A 64-year-old single malt Scotch whisky in a unique crystal decanter has sold for a record price of almost £300,000 at an auction in New York.
The decanter, crafted by famous French designer Lalique, holds 1.5l of the rare The Macallan whisky.
All the proceeds will be given to the clean-water group charity: water.
The Macallan, founded in 1824, is produced at a distillery near Easter Elchies House in north east Scotland's Speyside whisky region.
The Lalique decanter was created using the "cire perdue" or "lost wax" method.
Before the auction, the whisky was taken on a 12-city "tour du monde" to build up interest and raise funds for charity: water, an organisation that provides access to clean, safe drinking water for people in developing nations.
At the auction at Sotheby's in New York, The Macallan 64 Year Old in Lalique: Cire Perdue sold for $460,000 (£288,000), to an unnamed woman buyer.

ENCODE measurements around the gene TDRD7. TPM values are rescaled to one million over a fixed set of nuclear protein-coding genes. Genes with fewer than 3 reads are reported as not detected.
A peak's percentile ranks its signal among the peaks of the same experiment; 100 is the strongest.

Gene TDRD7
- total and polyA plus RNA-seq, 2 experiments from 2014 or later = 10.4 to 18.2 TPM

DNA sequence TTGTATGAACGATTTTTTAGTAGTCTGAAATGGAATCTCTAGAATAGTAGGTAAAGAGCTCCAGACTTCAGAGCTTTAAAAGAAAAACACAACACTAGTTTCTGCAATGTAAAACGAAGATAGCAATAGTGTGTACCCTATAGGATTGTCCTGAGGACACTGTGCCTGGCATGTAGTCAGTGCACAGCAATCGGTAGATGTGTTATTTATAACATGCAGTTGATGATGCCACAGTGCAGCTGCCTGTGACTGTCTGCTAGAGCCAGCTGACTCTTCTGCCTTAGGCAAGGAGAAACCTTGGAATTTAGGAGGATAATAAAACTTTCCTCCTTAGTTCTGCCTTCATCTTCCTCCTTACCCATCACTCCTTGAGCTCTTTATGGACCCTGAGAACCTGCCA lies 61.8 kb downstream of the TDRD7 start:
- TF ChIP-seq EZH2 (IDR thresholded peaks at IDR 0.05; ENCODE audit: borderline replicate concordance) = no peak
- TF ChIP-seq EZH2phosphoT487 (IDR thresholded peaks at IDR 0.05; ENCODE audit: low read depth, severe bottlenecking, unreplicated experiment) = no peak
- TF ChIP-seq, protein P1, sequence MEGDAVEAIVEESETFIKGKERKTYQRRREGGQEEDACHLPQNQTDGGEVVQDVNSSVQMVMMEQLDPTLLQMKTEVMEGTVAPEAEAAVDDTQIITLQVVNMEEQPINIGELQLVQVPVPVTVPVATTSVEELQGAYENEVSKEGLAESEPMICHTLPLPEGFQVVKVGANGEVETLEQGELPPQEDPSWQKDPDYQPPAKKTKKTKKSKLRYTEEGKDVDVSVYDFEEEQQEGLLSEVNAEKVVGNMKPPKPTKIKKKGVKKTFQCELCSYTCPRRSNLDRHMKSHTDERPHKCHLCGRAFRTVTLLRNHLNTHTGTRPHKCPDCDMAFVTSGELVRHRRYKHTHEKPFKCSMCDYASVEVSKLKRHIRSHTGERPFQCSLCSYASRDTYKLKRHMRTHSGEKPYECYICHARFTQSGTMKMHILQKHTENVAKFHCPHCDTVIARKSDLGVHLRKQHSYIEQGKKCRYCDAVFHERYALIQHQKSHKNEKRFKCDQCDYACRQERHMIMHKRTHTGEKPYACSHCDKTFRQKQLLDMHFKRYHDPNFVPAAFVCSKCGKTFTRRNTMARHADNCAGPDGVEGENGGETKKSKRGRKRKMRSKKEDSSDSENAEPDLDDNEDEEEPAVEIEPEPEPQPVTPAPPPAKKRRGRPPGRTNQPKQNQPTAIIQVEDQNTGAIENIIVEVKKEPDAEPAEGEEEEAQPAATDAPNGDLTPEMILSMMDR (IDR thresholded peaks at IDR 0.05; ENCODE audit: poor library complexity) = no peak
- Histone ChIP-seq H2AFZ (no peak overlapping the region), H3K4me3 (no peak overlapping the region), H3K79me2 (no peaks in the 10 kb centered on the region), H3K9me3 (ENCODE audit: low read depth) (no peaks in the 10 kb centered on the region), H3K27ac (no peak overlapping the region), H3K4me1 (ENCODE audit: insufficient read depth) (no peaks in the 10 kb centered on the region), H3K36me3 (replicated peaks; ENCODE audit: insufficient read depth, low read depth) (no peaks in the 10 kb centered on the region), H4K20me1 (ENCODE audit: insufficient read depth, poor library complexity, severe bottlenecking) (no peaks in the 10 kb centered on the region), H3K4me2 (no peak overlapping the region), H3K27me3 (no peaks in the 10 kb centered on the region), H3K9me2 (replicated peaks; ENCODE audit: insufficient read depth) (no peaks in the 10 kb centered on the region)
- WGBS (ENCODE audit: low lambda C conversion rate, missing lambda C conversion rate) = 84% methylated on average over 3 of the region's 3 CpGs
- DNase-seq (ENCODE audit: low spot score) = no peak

David Cox, director of fine and rare whiskies for The Macallan, said: "We have had a phenomenal response to this very special and rare decanter.
"We are absolutely thrilled with the result of last night's auction which has smashed the world record for the most expensive whisky ever sold.
"It was wonderful to experience the culmination of this incredible project, which has made its way around the world to raise a staggering $600,000 (£373,000) for charity."
The Macallan is one of the world's most-admired single malt whiskies.
It was traditionally known for maturation in Spanish oak, sherry seasoned casks.